Sunday, February 13, 2011

we know what living is...

The conclusion of Brook Herford's sermon "The Small End of Great Problems.". Have a blessed Sabbath everyone.

"The practical wisdom of all this is we are finite beings, surrounded by infinity and every line of action, observation, thought, along which we try to work or look, soon edges off to heights and depths which our working cannot attain, nor our thinking fathom. Yet close about us it is light. A little circle is within our reach. Here is this mighty earth, and for the life of us we cannot tell what it really is, or what a grain of it is, but we know how to use it. Here is our own life and we do not know what life is — but we know what living is, and how we may live just here to-day so as to find good and blessing. Here are all our fellow creatures, and they suggest a hundred problems of being and destiny in which any one may — in about ten minutes — lose himself in endless doubt; — but — these fellow creatures are real enough — their powers, their characters, sorrows, joys, and varied interests as they weave in with our living, there is no indistinctness about these. — Well, here is our dominion. Within this little circle close to us let us live the best and most we can — and from this centre feel out our way towards the larger relations and the infinite life. Begin at the small end — it is the true way both in practical things and in theoretical. Even in all the solemn infinite mystery of life, do not turn away from it, do not try to ignore it as hopelessly out of reach. Only, in looking that way and thinking that way, keep a firm foot on the solid earth and a close grip of your brother's hand. Reverence the near close facts of things as they appear to your natural eye and your common sense. That is the way to the highest thought and truth. Those highest things — Being, God and Destiny — are not out of our ken if we will feel our way towards them with this clue of believing that the near and human things are parts of the Divine, and indications of the Divine. Then will our very recognition of all that is best in man oblige us to believe in God, and the present life will lead us by its deepest qualities and possibilities to faith in a still greater future. So comes that living, confident faith which the world is longing for to-day — a faith not suspended as it were from some dim authority of ancient texts but a faith rooted in the common need and longing of mankind; a faith climbing upwards through plant and star, and through the little child and the grown man, and through the long growth of the Bible, and the perfect outcome of Christ — through all this, climbing upward to the Infinite Fatherhood and the eternal life of Heaven. So faith grows out of fact, and in the growing ever verifies itself, and throws back on the fact an ever nobler meaning; and thought widens and life grows larger, and the world of man moves onwards — not yet into any clear knowledge, indeed, — but surely towards it; towards it, enough to make us sure that our faith is not a baseless dream, but a true light that lightens towards the Infinite and the Divine."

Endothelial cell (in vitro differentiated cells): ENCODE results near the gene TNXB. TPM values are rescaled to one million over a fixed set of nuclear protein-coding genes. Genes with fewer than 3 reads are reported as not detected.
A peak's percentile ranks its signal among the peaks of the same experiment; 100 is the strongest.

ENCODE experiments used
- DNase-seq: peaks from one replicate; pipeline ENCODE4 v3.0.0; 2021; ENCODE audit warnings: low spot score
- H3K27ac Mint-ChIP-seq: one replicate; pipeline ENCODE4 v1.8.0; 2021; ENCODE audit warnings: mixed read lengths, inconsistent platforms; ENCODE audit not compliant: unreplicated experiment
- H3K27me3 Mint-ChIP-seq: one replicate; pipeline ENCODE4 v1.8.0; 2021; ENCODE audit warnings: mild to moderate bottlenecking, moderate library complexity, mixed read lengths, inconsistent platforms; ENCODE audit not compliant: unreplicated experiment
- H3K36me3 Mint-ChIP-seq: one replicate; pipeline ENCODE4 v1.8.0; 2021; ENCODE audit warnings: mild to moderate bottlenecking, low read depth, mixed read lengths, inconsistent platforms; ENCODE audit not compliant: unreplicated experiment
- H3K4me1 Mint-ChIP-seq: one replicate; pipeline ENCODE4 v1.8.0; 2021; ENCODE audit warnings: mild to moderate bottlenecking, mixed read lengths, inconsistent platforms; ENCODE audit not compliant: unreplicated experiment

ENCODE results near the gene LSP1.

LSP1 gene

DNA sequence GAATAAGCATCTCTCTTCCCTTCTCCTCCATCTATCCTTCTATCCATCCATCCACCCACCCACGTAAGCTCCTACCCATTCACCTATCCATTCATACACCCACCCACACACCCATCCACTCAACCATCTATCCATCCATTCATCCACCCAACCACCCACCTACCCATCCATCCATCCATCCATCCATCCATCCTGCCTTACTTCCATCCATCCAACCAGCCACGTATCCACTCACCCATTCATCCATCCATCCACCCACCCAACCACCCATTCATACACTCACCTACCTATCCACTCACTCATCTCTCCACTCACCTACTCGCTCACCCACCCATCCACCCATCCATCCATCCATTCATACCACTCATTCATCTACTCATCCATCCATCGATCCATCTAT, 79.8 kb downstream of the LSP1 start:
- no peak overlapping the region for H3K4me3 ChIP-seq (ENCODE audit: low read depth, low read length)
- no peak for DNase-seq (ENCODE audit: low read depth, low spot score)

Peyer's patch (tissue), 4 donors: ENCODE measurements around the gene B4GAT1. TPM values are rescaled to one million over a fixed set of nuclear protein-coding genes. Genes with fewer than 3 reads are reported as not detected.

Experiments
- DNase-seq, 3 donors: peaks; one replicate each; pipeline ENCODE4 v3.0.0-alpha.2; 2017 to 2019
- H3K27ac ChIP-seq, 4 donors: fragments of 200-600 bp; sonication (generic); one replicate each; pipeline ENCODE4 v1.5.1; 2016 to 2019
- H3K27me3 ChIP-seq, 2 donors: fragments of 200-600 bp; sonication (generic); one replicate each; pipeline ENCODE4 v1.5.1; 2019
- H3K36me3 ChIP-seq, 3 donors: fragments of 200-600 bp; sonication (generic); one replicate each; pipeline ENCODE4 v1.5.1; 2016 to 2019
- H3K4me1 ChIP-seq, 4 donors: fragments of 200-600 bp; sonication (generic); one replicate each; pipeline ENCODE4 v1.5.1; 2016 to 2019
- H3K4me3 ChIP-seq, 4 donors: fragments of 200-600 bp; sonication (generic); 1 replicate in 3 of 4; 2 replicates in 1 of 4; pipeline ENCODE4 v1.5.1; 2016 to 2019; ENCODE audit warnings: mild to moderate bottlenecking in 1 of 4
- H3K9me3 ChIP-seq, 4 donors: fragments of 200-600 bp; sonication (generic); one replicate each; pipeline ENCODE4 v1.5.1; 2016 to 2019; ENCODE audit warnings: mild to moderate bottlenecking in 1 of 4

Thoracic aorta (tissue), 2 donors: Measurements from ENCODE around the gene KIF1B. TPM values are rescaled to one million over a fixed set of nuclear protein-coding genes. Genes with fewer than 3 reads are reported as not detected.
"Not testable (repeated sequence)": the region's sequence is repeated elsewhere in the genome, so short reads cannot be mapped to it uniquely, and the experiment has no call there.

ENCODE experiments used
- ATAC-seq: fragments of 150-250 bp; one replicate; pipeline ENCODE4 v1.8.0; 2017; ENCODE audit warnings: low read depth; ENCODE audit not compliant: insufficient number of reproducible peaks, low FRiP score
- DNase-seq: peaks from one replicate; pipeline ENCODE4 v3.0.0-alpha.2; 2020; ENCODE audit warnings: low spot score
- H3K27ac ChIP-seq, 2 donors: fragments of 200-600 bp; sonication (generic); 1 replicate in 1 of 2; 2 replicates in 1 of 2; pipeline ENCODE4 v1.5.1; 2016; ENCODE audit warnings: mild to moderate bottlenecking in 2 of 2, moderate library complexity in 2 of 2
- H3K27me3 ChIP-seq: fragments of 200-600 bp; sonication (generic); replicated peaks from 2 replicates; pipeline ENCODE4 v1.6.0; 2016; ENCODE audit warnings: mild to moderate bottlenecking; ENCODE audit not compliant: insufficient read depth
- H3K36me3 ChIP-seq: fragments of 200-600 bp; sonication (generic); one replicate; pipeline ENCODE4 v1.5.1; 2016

Thursday, February 10, 2011

the very spirit of Christ...

Brooke Herford continues his sermon "The Small End of Great Problems"

"In morals too — questions of right and duty — the modern world is becoming familiar with this principle of taking hold of problems by their small near end. I think that this is largely due to Christianity. For, if you look into it, you will see that this is the very spirit of Christ, both in regard to the simplest matters of doing right and the most complicated problems of Christian thought. Christ did not indeed speak of "problems" or of taking hold of them at this nearer end. But he was always doing it, and teaching men to do it. The beginning of the Kingdom of God, he shews is as small as a mustard seed. The place to grapple with sin, is not at the circumference of action, but at the centre of thought. It had been said by them of old time "Thou shalt not kill." Christ puts it — " You must take hold of that matter at a smaller end than that — you must not even be angry." The angry feeling he puts as the smaller end of the murderous deed. So with all moral questions. Christ brought the right and wrong of things down from the clouds to the earth, from the traditions of the Rabbis to the common sense of the common people. They were working out their Sabbath law by abstract theorising from some supposed Divine Will in the beginning of Creation, —" The Sabbath was made for man," said Jesus, and brought the question down to what is good for you and me to-day. So, that golden summing up of duty — "Whatsoever ye would that men should do to you, do ye even so to them " — that was not a maxim of mutual axe-grinding, but the bringing of the great problem of righteousness to its smallest end, just where it touches me and my neighbour. And so of deeper questions. Some one asked him "Lord, are there few that be saved?" Why, that was just one of those problems which at the larger end cover the whole vista of Eternity. But Christ would not even touch it at that larger end. Simply — "Strive thou to enter in at the strait gate " — just the small personal end of that great problem. And what a helpful saying that is for those who are perplexing themselves over large abstract religious questions — "If a man will do God's will, he shall know of the doctrine." Do the best you can — just do that; begin with the small near thing where you can see it, and the way will clear, the larger principle or doctrine will open out to you.